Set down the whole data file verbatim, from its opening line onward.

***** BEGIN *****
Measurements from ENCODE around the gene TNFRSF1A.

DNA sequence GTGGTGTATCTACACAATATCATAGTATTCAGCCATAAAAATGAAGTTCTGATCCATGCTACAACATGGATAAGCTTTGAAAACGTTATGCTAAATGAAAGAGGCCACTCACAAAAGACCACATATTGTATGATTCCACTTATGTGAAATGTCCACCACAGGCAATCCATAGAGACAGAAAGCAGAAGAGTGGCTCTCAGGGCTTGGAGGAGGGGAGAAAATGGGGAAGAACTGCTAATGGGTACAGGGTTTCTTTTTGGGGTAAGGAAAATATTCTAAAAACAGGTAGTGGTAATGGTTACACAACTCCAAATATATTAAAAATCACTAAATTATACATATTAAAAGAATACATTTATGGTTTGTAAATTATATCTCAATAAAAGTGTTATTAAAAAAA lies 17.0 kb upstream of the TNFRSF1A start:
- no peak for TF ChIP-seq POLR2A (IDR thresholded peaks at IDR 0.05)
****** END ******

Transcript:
Measurements from ENCODE around the gene TNFRSF1A.

DNA sequence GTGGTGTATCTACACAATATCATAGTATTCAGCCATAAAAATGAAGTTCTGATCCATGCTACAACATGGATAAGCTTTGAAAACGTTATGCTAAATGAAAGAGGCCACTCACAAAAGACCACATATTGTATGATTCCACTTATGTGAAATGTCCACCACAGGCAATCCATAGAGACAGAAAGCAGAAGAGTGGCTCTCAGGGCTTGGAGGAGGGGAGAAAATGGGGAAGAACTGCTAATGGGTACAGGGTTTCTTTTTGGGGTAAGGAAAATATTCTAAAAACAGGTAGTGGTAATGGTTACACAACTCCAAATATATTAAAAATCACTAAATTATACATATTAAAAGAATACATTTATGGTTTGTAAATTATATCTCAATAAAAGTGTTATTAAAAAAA lies 17.0 kb upstream of the TNFRSF1A start:
- no peak for TF ChIP-seq POLR2A (IDR thresholded peaks at IDR 0.05)